In .NET, there is no built-in way to copy the entire contents of a directory including subfolders and their content. In this article, we will explore a clean, platform-agnostic solution for this operation. Additionally, we will see how we can implement this in the context of our projects seamlessly.

To download the source code for this article, you can visit our GitHub repository.

Let’s dive in.

How to Copy a Directory Contents to Another Directory?

First, let’s review how we want to approach the problem before we code. Since we are trying to do a deep copy of a directory we want to make sure all directories exist before we copy files. Then we are free to copy all files from the source path to the destination path.

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We start by creating a directory at the destinationDir path for each directory and sub-directory under the sourceDir path. Note that GetDirectories() returns sub-directories only because we specified  SearchOption.AllDirectories and a wildcard search pattern *.

Now, let’s take a look at how we can implement this:

var allDirectories = Directory.GetDirectories(sourceDir, "*", SearchOption.AllDirectories)

foreach (string dir in allDirectories) 
    string dirToCreate = dir.Replace(sourceDir, destinationDir); 

Now that all directories are created, we can copy all files in all directories. Similarly, GetFiles() returns all files in all directories because we specified SearchOption.AllDirectories and a file wild card search pattern *.*:

var allFiles = Directory.GetFiles(sourceDir, "*.*", SearchOption.AllDirectories);

foreach (string newPath in allFiles) 
    File.Copy(newPath, newPath.Replace(sourceDir, destinationDir), overwriteFiles); 

This solution is safe to run even if a directory or file already exists at the target location. Furthermore, by setting the overwriteFiles parameter we can indicate to File.Copy() if you want to overwrite files that already exist.

Lastly, let’s explore SearchOptions enum. In this solution, we are using AllDirectories since we want to copy all content under the sourceDir . The other option is SearchOption.TopDirectoryOnly which indicates operations should only occur under sourceDir and no other child directory.

Copy a Directory as DirectoryInfo Class Extension Method

In this section, we will add DeepCopy() as an extension method of the DirectoryInfo class. This is a great way to integrate the deep copy operation into a legacy .NET class already used to deal with directories.

Let’s start by creating a class with an extension method DeepCopy():

public static class DirectoryInfoExtensions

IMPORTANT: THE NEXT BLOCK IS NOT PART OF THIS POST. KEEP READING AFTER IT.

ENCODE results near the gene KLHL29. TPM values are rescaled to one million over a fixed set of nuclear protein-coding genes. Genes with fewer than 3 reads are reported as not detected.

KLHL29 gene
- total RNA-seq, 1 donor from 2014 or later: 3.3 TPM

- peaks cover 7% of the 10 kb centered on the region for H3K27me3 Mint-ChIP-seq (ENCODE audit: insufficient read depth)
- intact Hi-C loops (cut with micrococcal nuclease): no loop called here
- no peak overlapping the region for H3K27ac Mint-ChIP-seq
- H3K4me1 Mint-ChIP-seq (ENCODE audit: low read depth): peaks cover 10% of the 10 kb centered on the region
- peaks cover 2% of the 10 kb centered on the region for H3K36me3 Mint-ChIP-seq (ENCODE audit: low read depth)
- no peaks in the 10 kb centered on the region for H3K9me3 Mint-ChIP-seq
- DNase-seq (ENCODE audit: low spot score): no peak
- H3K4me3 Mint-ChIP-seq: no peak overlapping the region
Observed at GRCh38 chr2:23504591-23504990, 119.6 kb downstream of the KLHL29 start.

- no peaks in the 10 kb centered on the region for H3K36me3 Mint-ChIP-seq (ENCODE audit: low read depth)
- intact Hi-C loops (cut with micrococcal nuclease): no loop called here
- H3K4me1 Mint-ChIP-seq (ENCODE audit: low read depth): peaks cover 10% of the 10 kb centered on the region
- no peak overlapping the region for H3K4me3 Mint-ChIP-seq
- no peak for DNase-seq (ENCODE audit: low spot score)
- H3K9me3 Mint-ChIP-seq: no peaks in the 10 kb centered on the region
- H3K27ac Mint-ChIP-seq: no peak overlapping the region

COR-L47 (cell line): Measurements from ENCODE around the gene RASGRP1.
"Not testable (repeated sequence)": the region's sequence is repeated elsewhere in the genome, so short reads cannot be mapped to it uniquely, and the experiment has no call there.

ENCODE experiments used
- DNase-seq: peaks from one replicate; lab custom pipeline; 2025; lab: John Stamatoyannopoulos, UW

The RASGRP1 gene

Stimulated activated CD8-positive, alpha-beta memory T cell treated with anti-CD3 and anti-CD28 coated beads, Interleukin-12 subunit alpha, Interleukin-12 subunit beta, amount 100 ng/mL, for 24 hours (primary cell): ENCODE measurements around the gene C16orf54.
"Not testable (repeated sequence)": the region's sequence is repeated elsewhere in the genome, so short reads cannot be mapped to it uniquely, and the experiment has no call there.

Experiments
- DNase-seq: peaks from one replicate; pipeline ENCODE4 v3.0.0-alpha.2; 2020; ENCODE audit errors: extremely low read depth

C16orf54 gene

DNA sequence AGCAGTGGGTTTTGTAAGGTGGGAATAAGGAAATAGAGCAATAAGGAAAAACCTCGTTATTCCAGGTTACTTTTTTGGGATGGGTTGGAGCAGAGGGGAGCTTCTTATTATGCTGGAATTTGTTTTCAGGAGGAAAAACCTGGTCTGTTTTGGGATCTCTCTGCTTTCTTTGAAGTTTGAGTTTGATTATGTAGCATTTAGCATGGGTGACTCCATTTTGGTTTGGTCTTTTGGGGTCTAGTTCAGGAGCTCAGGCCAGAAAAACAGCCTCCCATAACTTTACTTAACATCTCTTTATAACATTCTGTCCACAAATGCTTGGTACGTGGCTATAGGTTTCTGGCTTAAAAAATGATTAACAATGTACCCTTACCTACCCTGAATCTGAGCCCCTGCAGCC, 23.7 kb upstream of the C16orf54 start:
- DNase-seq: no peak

public static void DeepCopy(this DirectoryInfo directory, string destinationDir) 
        foreach (string dir in Directory.GetDirectories(directory.FullName, "*", SearchOption.AllDirectories)) 
            string dirToCreate = dir.Replace(directory.FullName, destinationDir); 
        foreach (string newPath in Directory.GetFiles(directory.FullName, "*.*", SearchOption.AllDirectories)) 
            File.Copy(newPath, newPath.Replace(directory.FullName, destinationDir), true); 

Now we can import the namespace that contains our code and use the method:

var sourceDir = new DirectoryInfo(sourcePath);
sourceDir.DeepCopy(destinationPath, true);

Note that in this example of the solution we do not need the source directory path as a string in DeepCopy(). We can access this same value by referencing the DirectoryInfo.FullName property.

A Few Edge Cases to Consider

Let’s take a look at some common exceptions we may run into running this code.

First, we may see UnauthorizedAccessException this may occur during any file system operation on entries that have permission restrictions. Make sure the code is run as Administrator or the current user is given permissions to the sourceDir or destinationDir to avoid permission exceptions.

Next, let’s consider IOException. IOException may occur when the path passed to a function is a file when a directory path was expected.

Lastly, DirectoryNotFoundException may occur when the path passed to a function does not exist or is an invalid path. Checking paths with Directory.Exists() or File.Exists() can avoid getting these exceptions.

Of course, these are not the only exceptions that can happen and you need to check your own code for other possible edge cases.


In this short article, we’ve learned how to copy a directory content to another directory. We can take this solution and apply it in many different contexts to improve our file management. Additionally, we can integrate it easily, using extension methods, into a currently existing class in our codebase that’s already doing some file management operations.

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